New York mag­a­zine deletes ar­ti­cle call­ing Priyanka Cho­pra a 'scam artist'

Sunday Times (Sri Lanka) - - INTERNATIONAL - By Michael Safi

New York mag­a­zine has deleted an ar­ti­cle that la­belled the ac­tor Priyanka Cho­pra a “global scam artist” who had conned mu­si­cian Nick Jonas into mar­ry­ing her af­ter it was widely panned, es­pe­cially by In­dian read­ers.

The piece, pub­lished on the mag­a­zine’s the Cut web­site, a spinoff aimed at fe­male read­ers, painted Cho­pra, 36, as a cal­cu­lat­ing fig­ure whose re­la­tion­ship with Jonas was in­flu­enced more by a de­sire to fur­ther her ca­reer than love.

“Ni­cholas Jonas mar­ried into a fraud­u­lent re­la­tion­ship against his will this past Satur­day,” the author, Mariah Smith, wrote.

“All Nick wanted was a pos­si­ble fling with Hol­ly­wood’s lat­est It Woman, but in­stead he wound up star­ing straight at a life sen­tence with a global scam artist,” the piece added.

It likened Cho­pra’s re­la­tion­ship with Jonas, a for­mer boy­band star turned solo mu­si­cian and ac­tor, to a busi­ness de­ci­sion and a splurge on lux­ury items.

The piece ended: “Nick, if you’re read­ing this, find that horse and gal­lop away as fast as you can!”

Cho­pra, a for­mer Miss World and the most suc­cess­ful In­dian ac­tor to cross over into the Amer­i­can en­ter­tain­ment in­dus­try, mar­ried Jonas, 26, in a lav­ish four-day cer­e­mony in Ra­jasthan state over the week­end.

She told the Hin­dus­tan Times on Thurs­day: “I don’t even want to re­act or com­ment [on the ar­ti­cle]. It’s not even in my strato­sphere. I’m in a happy place at this mo­ment. These kind of ran­dom things can’t dis­turb it.”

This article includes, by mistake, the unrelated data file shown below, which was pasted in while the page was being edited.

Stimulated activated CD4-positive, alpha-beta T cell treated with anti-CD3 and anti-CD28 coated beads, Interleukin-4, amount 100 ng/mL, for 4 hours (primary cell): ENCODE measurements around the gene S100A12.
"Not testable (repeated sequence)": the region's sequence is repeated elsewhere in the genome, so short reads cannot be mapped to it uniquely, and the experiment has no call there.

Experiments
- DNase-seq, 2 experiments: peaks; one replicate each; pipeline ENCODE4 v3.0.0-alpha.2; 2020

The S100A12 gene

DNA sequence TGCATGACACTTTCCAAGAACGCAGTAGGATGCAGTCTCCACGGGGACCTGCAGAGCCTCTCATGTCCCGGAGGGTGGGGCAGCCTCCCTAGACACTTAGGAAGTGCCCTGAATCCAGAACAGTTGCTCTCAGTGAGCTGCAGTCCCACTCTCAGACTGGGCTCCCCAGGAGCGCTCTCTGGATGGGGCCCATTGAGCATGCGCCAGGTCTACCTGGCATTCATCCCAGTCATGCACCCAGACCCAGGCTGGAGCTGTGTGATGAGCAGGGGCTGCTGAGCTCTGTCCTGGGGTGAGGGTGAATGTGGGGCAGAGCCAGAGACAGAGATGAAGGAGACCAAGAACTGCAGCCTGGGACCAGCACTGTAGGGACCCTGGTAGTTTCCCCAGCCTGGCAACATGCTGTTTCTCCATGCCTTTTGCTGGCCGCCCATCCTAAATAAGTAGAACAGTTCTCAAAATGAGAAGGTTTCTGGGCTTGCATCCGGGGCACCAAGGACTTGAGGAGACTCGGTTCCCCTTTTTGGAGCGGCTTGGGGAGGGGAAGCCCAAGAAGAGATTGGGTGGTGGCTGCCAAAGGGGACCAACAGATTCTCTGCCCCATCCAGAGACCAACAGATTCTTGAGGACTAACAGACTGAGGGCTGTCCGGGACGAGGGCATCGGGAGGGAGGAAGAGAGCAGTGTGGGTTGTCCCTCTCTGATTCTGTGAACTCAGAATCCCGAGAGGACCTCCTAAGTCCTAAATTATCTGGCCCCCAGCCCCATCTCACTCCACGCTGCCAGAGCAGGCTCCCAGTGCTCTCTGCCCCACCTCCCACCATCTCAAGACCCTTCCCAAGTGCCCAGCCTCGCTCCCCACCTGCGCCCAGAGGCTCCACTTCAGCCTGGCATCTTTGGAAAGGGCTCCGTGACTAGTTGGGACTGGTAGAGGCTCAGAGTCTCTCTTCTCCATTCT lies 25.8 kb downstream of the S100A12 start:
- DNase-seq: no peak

Cho­pra’s act­ing ca­reer started a few years af­ter she rose to promi­nence as the win­ner of the 2000 Miss World pageant. By 2015 she had es­tab­lished her­self as a ma­jor Bol­ly­wood star and made the jump to the US, where she head­lined the now-can­celled TV drama Quan­tico.

Jonas was the youngest mem­ber of the boy­band the Jonas Brothers, who shot to fame in 2007 and be­came sta­ples of var­i­ous Dis­ney Chan­nel pro­grammes and films, in­clud­ing Camp Rock and their own se­ries, Jonas Brothers: Liv­ing the Dream. He has since be­come a solo artist, and re­leased his last al­bum in 2016.

The piece im­me­di­ately drew a back­lash from In­dian read­ers in­clud­ing Bol­ly­wood ac­tors and high-pro­file jour­nal­ists. Jonas’ brother Joe and his fi­ancee, So­phie Turner, also voiced com­plaints at the “dis­gust­ing” de­scrip­tions of their sis­ter-in-law.

Sev­eral Twit­ter users called the piece racist, ar­gu­ing a white woman’s con­sump­tion of lux­ury goods would at­tract less scru­tiny than that of an In­dian woman, as well as sex­ist, por­tray­ing Jonas as wide-eyed and sin­cere, in con­trast to the schem­ing Cho­pra.

The piece was first amended to re­move some of the more gra­tu­itous de­scrip­tions of Cho­pra, then deleted al­to­gether.

“Last night, the Cut pub­lished a post about Nick Jonas and Priyanka Cho­pra’s re­la­tion­ship that shouldn’t have gone up,” read a note posted in its place.

“We’ve re­ceived dozens of mes­sages from read­ers ex­press­ing their anger. We want you to know that we hear you and we’re sorry. The whole piece missed the mark.

“There is no good ex­pla­na­tion for this other than hu­man er­ror and poor judg­ment. This was a mis­take, and we apol­o­gise to our read­ers and to Priyanka and Nick.”

(Cour­tesy : The Guardian)

Bol­ly­wood ac­tress Priyanka Cho­pra and her hus­band singer Nick Jonas pose dur­ing a photo op­por­tu­nity at their wed­ding re­cep­tion in New Delhi

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